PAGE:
Consulting A Distraction? Or Complementary To The Job Search
Consulting Considerations • Help Transition to New Career • Support Job Search and Networking • Continued Professional Development • Provide Income and Emotional Support • Caution!
Transition to New Field • Career change – ‘try on’ new career, industry, function. • Critical hands-on experience, develop skills – with relatively low risk. • Provides references and contacts in new field – assuming you perform • May be potentially worthwhile to work for free – allows you contribute and to get up to speed at your own pace. • Trial position to permanent role – lower risk way for company to bring you onboard. • Means to differentiate yourself from the competition – who may not be willing to do this approach. • Easier to get company to hire as consultant, then you become indispensable. • BUT - this will be a fulltime job even if part-time pay - as you are looking to impress. • Trial position to permanent role – lower risk way for you to decide if company, industry, people are a fit. • Job/role/work content is what you expected. • Are you set up for success – objectives& resources • Easier to depart.
Support Job Search and Networking • Strategic support to job search • Project work in chosen field – continue to communicate and work with people in your field. • Stay connected and engaged. • Viewed as a leader in the field if you have several assignments in process. • BUT - Quality of the projects/people will be judged and reflect on you. • Networking • Provides a business purpose for you to interact with the person – not ‘looking for a job.’ • Discussion showcases your abilities in work environment, not in job-search mode. • Quality of the projects/people will reflect on you and the quality of the networking relationship.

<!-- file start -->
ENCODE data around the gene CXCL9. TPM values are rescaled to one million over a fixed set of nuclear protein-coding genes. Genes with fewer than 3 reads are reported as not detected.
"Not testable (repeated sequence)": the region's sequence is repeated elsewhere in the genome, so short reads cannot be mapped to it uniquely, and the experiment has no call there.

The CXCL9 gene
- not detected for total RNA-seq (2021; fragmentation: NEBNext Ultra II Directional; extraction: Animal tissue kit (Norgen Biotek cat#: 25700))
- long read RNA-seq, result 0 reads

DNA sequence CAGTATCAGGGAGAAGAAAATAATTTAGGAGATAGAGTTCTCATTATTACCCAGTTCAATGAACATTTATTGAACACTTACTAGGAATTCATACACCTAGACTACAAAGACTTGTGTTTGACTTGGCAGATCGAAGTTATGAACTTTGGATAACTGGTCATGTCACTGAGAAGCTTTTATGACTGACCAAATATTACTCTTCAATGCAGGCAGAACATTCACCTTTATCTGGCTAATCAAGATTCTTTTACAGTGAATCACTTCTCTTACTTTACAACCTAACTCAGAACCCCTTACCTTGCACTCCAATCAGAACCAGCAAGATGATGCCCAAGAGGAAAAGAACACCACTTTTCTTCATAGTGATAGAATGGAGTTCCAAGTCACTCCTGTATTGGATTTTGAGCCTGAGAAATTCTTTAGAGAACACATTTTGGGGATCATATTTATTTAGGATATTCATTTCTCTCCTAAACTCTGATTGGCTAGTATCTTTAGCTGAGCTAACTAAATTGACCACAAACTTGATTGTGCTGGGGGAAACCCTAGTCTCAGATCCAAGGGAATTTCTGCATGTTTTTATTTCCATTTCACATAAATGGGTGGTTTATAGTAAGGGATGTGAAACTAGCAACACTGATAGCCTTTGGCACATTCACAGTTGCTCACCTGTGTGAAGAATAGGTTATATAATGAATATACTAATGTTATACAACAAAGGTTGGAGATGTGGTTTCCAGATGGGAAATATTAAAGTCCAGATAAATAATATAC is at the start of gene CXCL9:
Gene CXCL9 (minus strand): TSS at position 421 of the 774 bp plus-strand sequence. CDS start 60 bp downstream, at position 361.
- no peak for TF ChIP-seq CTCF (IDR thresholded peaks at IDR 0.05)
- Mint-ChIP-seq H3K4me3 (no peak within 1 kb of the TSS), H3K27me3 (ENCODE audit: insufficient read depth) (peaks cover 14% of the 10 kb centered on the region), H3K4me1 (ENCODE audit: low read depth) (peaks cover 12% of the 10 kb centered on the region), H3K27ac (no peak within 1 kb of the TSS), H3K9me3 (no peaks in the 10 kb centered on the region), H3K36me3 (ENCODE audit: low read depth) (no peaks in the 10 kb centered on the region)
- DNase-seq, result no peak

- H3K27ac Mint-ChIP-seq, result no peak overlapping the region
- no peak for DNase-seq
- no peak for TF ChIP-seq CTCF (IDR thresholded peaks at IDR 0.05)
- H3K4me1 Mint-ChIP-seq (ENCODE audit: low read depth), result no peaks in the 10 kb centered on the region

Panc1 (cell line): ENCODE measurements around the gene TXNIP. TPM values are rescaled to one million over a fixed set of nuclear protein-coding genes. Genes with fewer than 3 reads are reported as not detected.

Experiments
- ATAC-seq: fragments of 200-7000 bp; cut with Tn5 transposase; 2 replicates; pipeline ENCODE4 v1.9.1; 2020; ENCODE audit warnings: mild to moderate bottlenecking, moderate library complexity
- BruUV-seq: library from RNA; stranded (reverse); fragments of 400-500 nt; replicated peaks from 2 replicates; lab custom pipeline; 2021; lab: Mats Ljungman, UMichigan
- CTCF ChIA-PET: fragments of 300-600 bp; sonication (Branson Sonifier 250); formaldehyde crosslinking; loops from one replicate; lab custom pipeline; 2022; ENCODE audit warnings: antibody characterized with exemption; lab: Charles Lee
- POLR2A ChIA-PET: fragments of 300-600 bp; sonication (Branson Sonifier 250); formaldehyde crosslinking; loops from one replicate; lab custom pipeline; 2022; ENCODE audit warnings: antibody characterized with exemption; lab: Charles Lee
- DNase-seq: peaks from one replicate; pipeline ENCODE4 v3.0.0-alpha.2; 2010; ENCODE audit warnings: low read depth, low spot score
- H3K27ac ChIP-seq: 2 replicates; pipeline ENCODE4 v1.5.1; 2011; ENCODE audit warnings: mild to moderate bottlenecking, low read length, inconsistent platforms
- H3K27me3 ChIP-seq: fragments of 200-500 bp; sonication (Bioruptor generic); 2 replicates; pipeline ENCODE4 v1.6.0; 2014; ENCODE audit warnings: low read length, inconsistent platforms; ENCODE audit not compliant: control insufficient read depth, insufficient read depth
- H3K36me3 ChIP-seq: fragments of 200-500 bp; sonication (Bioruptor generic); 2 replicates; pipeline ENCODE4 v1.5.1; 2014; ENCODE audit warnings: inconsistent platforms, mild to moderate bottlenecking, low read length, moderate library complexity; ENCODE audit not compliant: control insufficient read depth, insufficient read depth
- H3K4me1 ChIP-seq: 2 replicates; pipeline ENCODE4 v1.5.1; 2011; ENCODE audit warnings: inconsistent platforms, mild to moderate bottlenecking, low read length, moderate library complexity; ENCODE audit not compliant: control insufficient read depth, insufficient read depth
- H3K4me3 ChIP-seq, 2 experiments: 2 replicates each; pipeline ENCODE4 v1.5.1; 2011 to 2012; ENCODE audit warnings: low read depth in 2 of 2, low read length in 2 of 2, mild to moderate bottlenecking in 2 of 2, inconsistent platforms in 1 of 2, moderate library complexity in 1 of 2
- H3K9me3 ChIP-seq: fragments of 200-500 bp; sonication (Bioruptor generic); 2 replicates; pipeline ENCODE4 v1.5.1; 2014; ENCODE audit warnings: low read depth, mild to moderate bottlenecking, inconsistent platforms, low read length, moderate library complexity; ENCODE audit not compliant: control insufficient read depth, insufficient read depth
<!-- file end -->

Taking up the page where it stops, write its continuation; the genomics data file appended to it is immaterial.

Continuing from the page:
Professional Development • Resume development/enhancement • Board seats, strategy, operational improvements, etc. Successful, reference-able consulting projects enhance your position with potential employers. • BUT – commitment levels required (skills/time) vs your ability to deliver is key issue. Will impact potential quality of references. • Professional development • Keep connected in your field, keep up-to date, and get deeper knowledge in specific areas – that you may not have had the ability /opportunity to do as a senior executive. • Multiple projects provides broad opportunity to get deep engagement in many areas. • BUT – hands on means ‘doing the work, not delegating to others to do the work’. Make sure you still have those skills. • Personal branding • Raise/maintain your profile – the go-to person • BUT - Ensure the roles you accept are in keeping with your ‘brand’/stature in industry, otherwise the roles will define you.
Income, Emotional Benefits • Some income • Cover some living expenses - ideally income replacement. • BUT – you may earn at same ‘rate’ as previous job, but inconsistency of projects will lead to substantially lower total annual earnings in the short term, unless this is a career choice. • Keeps busy, engaged • Projects, interim management, operating role • Learning, skills stay sharp. • Wait-out the market issues. • Emotional value – external validation • Real proof that you’re of value in the market. Smart, capable people are willing to pay for your services. • Potentially a career…flexibility of time, topics, travel – Fun. • Evolve a part-time activity into a systematic, fulltime business…
Caution! • All consulting requires ‘work/output’ – powerpoint presentations, customer proposals, primary research, cold calling, internal meetings, calls, etc. • Many of these activities are not related to job search activities: identifying companies and networking into them. 60-70% of time spent in consulting may not be relevant to your job search. • Consulting does not pay as much as a real executive position and is much more work. • BD – finding new assignments • And then delivering on those assignments in a quality manner. • Allure of consulting can be a source of procrastination for the real job search.